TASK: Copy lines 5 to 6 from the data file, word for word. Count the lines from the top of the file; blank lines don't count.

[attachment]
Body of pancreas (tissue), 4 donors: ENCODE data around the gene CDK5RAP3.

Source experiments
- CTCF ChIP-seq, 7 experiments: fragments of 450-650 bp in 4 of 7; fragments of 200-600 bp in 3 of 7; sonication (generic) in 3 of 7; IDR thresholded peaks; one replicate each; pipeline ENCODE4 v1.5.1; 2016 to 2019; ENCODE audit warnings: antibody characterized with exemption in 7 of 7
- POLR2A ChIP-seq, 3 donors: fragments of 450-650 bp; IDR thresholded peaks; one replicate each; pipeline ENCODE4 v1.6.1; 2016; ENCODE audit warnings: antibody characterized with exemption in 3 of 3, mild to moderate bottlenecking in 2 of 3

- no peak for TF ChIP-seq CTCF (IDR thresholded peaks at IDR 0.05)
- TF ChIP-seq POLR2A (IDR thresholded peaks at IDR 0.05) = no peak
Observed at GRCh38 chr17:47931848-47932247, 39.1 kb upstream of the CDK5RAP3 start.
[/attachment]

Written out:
- no peak for TF ChIP-seq CTCF (IDR thresholded peaks at IDR 0.05)
- TF ChIP-seq POLR2A (IDR thresholded peaks at IDR 0.05) = no peak